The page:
A while back, a younger friend of mine told me how catching her boyfriend having a conversation with an ex stressed her out to the point of triggering a prolonged period of anxiety and depression.
This reminded me of a particularly rough patch in my own relationship when someone suggested that maybe my husband wasn’t the right person for me.
And just the thought of losing him totally freaked me out. I couldn’t possibly live without him! This wasn’t an option that I was even remotely willing to consider. It’s like my entire life depended on him.
At first pass, this may sound like a relationship that’s based on deep commitment and love, but I have since come to realize that all it was based on at the time was fear.
My fear of abandonment, my fear of rejection, my fear of being alone.
Without realizing it, I was suffering from a major case of relationship anxiety.
There are countless potential problems with a fear-based relationship, but here are a few of the biggies:
- If you are constantly doubting your relationship and afraid of losing it, you are unable to relax and actually enjoy your partner.
- When you “can’t live without” your partner, you might become willing to do just about anything to maintain the relationship, including molding yourself into the kind of person you think your partner wants and ignoring your own needs.
- Or paradoxically, “since it’s probably not gonna work out anyway” you rip the band-aid and just call it quits.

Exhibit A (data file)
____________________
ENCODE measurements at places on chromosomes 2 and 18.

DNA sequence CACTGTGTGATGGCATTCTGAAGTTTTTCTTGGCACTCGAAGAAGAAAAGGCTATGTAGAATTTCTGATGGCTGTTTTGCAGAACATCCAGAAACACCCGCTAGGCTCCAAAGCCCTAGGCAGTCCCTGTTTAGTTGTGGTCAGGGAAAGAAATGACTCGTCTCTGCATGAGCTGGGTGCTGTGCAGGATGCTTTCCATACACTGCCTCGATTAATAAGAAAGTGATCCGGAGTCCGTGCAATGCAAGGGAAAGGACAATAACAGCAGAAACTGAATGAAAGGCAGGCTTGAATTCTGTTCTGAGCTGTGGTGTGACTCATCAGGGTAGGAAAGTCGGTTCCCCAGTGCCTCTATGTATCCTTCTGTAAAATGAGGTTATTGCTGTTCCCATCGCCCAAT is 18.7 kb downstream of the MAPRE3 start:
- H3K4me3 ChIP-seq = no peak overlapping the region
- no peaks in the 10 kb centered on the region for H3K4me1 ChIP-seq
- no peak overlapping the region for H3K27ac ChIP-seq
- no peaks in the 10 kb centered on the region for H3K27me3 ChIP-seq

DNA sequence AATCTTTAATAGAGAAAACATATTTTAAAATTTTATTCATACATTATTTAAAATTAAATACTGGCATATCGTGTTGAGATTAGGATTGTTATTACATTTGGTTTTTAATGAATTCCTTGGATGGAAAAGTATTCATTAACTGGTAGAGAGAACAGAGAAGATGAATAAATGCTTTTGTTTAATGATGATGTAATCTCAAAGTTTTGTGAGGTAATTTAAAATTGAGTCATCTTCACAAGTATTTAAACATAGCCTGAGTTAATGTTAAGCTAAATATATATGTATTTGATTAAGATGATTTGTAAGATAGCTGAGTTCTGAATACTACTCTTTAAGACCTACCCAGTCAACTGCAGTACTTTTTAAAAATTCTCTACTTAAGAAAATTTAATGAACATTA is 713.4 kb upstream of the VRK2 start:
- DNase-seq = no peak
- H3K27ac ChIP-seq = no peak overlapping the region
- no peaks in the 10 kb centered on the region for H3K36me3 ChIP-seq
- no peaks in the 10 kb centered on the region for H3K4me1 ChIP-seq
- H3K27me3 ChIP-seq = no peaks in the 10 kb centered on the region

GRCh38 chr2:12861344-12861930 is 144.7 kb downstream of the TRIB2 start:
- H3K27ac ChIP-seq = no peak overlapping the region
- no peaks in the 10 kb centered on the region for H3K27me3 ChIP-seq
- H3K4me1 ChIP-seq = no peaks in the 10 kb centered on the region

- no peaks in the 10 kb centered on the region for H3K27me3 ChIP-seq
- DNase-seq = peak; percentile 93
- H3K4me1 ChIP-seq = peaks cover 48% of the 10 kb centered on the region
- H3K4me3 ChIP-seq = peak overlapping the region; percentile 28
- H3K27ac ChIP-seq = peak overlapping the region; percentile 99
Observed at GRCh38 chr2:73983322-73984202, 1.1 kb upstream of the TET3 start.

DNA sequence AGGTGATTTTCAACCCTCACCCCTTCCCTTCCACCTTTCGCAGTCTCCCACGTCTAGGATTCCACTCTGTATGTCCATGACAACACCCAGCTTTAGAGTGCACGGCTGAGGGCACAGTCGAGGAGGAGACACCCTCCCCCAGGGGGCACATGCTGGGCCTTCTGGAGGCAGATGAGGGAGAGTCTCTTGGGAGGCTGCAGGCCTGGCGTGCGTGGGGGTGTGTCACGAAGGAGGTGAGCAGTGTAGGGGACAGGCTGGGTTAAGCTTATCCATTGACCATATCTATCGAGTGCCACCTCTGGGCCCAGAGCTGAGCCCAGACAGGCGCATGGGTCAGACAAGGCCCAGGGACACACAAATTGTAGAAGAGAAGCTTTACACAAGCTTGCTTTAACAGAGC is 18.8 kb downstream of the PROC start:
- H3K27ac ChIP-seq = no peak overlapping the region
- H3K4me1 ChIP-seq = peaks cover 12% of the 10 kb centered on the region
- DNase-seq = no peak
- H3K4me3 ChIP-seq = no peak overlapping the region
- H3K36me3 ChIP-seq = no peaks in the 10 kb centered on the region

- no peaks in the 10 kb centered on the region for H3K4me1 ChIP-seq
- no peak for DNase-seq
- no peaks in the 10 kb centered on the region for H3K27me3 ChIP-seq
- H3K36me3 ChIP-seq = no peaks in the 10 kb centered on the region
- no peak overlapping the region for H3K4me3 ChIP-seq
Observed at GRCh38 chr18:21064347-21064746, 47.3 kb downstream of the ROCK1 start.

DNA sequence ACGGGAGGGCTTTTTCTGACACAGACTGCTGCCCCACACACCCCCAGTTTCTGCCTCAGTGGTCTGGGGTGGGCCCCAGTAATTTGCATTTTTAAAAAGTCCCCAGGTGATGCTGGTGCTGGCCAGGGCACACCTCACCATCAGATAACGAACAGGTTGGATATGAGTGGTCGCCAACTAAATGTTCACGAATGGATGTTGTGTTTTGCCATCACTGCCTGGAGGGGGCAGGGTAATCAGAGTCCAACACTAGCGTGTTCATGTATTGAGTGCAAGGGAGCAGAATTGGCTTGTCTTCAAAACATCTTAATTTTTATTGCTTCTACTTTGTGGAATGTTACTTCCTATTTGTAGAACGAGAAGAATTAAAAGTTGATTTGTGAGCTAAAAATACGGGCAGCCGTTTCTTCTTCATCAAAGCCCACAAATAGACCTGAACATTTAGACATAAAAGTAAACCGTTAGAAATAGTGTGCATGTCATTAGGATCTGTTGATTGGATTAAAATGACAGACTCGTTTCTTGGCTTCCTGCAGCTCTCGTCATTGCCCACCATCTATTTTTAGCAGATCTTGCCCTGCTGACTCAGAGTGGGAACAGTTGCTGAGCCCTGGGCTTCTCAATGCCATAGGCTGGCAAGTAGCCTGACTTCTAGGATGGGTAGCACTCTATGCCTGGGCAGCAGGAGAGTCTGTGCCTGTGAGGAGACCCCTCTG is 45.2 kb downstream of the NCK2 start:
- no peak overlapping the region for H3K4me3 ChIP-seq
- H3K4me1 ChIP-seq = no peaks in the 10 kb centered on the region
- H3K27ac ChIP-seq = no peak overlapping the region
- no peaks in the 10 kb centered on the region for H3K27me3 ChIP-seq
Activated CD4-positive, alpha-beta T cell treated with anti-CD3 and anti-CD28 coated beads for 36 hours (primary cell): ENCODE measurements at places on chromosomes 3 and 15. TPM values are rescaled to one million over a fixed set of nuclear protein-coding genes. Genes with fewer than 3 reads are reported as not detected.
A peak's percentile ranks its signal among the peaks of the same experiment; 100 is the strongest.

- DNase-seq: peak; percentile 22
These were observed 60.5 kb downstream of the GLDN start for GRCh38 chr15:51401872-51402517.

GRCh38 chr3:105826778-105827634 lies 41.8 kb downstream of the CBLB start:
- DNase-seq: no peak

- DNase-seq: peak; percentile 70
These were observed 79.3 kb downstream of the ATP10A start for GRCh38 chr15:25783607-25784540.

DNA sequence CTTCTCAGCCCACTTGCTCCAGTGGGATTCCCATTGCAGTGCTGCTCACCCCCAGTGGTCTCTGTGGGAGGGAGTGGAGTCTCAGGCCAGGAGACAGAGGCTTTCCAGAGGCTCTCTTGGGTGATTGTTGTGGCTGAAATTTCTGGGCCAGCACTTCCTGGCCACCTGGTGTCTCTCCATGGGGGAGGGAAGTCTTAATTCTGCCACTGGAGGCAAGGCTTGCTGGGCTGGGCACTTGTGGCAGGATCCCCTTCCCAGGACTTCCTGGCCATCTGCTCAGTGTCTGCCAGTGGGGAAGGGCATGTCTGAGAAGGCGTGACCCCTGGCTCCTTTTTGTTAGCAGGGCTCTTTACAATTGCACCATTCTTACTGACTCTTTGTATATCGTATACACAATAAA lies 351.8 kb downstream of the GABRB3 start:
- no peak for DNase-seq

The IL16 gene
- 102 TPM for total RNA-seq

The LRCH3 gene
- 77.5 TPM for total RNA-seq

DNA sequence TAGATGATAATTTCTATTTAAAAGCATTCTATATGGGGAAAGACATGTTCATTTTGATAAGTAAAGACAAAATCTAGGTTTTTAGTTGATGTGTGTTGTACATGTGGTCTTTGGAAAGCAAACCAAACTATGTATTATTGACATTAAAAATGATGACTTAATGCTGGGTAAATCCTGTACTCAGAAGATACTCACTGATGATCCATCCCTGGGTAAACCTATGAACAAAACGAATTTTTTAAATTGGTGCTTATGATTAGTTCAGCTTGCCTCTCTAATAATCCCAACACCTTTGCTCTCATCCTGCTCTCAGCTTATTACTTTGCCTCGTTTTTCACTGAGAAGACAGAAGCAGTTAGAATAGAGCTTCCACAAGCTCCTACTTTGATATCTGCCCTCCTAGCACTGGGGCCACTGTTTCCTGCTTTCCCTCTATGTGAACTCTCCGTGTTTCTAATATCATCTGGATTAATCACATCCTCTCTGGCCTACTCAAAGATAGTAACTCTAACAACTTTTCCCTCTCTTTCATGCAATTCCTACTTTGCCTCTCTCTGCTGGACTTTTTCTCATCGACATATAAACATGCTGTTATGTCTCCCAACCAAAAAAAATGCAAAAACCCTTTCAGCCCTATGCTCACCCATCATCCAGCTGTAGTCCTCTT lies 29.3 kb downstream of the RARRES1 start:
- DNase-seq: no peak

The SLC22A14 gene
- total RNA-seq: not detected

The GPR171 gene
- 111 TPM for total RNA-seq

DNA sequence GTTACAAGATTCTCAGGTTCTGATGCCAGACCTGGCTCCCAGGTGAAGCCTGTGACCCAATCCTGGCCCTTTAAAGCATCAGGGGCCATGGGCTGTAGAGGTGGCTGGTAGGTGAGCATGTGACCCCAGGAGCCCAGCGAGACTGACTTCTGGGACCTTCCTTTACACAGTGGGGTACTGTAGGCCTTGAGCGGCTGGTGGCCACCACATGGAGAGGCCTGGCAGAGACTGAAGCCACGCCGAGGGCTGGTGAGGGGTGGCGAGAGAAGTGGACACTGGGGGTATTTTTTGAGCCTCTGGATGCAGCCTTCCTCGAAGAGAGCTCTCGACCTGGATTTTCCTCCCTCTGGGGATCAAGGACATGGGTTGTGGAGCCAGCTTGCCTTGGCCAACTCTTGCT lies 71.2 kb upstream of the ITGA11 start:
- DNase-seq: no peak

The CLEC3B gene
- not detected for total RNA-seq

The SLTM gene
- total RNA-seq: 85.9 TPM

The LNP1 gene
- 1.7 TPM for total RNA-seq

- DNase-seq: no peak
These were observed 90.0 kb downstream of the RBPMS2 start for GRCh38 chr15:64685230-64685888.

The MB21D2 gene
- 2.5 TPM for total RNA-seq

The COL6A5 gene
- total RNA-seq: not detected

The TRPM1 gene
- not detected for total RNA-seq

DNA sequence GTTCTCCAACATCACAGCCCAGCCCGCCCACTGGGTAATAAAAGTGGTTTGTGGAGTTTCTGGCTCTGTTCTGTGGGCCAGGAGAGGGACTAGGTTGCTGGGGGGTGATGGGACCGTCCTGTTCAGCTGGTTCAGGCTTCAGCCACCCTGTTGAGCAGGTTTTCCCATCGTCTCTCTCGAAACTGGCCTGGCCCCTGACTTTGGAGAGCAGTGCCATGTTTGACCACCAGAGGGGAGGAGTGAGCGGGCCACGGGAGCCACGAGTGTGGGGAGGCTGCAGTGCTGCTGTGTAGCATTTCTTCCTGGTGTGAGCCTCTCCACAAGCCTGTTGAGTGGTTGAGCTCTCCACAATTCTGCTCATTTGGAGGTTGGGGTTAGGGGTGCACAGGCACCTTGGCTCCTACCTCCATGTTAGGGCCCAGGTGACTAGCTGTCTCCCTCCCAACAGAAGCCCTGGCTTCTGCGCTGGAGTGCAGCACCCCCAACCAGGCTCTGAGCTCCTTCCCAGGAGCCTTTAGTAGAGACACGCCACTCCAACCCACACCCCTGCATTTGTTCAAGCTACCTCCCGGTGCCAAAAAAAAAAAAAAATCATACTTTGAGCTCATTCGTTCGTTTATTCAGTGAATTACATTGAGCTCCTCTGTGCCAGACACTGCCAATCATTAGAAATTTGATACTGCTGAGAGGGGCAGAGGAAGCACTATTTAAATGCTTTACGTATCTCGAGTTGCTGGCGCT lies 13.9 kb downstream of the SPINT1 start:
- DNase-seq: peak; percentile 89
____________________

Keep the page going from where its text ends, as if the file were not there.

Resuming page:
Not good, right?
So, how can you overcome relationship anxiety?
Well, I can tell you what didn’t work for me. Trying to convince myself that I was crazy and nothing bad was ever going to happen and I should just stop worrying. Did. Not. Work.
But here’s what did work.
How To Overcome Relationship Anxiety
Instead of giving in to “I can’t live without him”, I started asking “How could I live without him?” And I quite literally came up with a plan.
What if he does fall in love with someone else?
What if he does die before I do?
What then? What could I do? How could I comfort myself? Who could I go to for support? What could I do to build a satisfying life as a single person?
I answered every one of these questions in detail. I let myself imagine exactly how horrible I would feel and then brainstormed ways to alleviate my inevitable suffering.
And I realized that I would be fine.
I realized that, yes, I would be devastated.
Yes, I would grieve.
Yes, it would be hard.
But eventually I would pick up the pieces of my broken heart and build a new life.
For my kids.
For the people it’s my purpose in life to serve.
And let me qualify that when I first tried this thinking exercise, I wasn’t that convinced. Like all mindset changes, easing my relationship anxiety has required a lot of repetition.
But every time those doubts would arise, I would answer the questions again. And again.
Until the knowledge that I would be okay became entrenched as the truth and I was no longer afraid.